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Case Report: Myeloid Sarcoma Development During Treatment for B Cell Lymphoblastic Lymphoma in a Boy with KRAS/NRAS Gene Mutations

Authors Yuan X, Yu U, Chen S, Xu H, Yi M, Jiang X, Song J, Chen X, Chen S, Lin Z, Li C, Wen F, Liu S

Received 27 September 2020

Accepted for publication 29 December 2020

Published 13 January 2021 Volume 2021:14 Pages 347—353


Checked for plagiarism Yes

Review by Single anonymous peer review

Peer reviewer comments 2

Editor who approved publication: Prof. Dr. Nicola Silvestris

Xiuli Yuan,1,* Uet Yu,1,* Senmin Chen,1 Huanli Xu,1 Meng Yi,1 Xianping Jiang,2 Jianming Song,1 Xiaowen Chen,3 Shiyang Chen,3 Zhenhu Lin,3 Changgang Li,1 Feiqiu Wen,1 Sixi Liu1

1Department of Hematology and Oncology, Shenzhen Children’s Hospital, Shenzhen, People’s Republic of China; 2Department of Pathology, Shenzhen Children’s Hospital, Shenzhen, People’s Republic of China; 3Institute for Medical Research, Shenzhen Children’s Hospital, Shenzhen, People’s Republic of China

*These authors contributed equally to this work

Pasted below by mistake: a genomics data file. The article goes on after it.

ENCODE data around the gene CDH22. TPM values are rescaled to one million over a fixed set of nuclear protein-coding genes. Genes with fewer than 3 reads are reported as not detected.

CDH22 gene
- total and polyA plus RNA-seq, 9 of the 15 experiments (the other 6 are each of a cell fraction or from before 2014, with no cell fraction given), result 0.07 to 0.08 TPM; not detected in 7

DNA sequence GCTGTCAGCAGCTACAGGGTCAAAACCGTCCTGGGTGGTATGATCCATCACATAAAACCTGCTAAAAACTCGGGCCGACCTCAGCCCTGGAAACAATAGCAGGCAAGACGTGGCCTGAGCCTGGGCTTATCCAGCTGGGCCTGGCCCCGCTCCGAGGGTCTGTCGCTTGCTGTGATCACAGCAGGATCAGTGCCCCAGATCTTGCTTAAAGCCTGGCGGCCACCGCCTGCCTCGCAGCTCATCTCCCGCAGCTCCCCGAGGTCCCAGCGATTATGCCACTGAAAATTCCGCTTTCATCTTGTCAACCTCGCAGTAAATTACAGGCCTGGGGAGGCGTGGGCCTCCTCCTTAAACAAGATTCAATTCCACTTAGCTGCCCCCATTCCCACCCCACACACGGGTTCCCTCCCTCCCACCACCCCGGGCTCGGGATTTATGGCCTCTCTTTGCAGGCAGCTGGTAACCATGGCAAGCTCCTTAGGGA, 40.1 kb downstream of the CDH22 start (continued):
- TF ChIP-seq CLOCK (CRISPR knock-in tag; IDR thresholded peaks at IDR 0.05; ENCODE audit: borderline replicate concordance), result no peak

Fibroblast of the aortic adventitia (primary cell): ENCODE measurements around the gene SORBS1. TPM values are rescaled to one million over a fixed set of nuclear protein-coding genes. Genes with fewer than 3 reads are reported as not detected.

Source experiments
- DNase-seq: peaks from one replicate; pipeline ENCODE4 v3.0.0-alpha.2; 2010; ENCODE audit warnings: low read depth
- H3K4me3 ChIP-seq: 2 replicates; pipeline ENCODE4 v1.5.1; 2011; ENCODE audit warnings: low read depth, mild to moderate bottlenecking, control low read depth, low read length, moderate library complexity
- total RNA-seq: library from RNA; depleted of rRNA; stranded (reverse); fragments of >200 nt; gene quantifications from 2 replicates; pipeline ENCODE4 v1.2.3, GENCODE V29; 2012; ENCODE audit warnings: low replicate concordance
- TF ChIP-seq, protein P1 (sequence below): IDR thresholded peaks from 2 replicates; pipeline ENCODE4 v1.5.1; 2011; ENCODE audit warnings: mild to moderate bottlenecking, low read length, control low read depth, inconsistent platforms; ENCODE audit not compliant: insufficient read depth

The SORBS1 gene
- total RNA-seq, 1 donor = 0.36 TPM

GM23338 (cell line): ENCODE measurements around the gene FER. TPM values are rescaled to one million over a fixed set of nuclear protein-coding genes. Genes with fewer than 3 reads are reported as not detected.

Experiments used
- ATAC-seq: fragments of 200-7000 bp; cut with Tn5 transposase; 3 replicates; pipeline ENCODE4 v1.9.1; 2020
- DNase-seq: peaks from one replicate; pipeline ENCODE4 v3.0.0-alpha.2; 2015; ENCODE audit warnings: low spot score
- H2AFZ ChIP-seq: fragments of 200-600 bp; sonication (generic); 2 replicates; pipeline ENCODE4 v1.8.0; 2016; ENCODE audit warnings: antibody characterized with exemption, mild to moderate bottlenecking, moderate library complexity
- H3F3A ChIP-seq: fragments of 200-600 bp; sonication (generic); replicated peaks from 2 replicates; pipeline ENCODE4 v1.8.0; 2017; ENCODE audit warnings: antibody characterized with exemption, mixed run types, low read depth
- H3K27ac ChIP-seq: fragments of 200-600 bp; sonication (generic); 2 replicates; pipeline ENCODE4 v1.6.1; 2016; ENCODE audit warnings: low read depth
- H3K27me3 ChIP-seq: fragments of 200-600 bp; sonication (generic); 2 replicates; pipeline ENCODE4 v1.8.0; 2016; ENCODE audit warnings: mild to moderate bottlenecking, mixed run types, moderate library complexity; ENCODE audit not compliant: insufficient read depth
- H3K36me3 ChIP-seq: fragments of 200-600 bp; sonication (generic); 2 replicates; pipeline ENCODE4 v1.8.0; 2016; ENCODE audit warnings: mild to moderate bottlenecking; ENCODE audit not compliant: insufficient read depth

Correspondence: Sixi Liu
Department of Hematology and Oncology, Shenzhen Children’s Hospital, Yitian Road No. 7019, Futian, Shenzhen, Guangdong 518038, People’s Republic of China
Tel +86 189-3869-0206

Abstract: Here, we report a rare case of a 12-year-old boy who was initially diagnosed with B cell lymphoblastic lymphoma (BLBL) and developed myeloid sarcoma (MS) eight months after chemotherapy. Next-generation sequencing (NGS) showed mutations of KRAS and NRAS genes in both the bone marrow and lymph node. He presented an abnormal karyotype of 46, XY, − 9, der (16) t (9; 16) (q13; q12), +mar. He received chemotherapy according to the South China Children’s Leukemia Group 2016 protocol. Complete remission was achieved by the 15th day post-treatment. Eight months later and immediately prior to the start of maintenance therapy, the patient developed fever, skin nodules in both upper arms, and enlargement of bilateral testes. Pathological analysis of skin and testicular biopsies suggested the diagnosis of myeloid sarcoma (MS). Again, NGS examination showed mutations of KRAS and NRAS genes. The patient underwent haploidentical hematopoietic stem cell transplantation but unfortunately did not survive. The interval of eight-month interval between the initial disease onset and MS brings into question whether MS developed as part of the initial onset of disease or as a secondary tumor in association with chemotherapy. Thus, understanding the pathogenesis of MS involving abnormalities of lymphoid progenitors may assist in the prediction of prognosis and development of novel target therapies.

Keywords: B cell lymphoblastic lymphoma, myeloid sarcoma, KRAS, NRAS, case report

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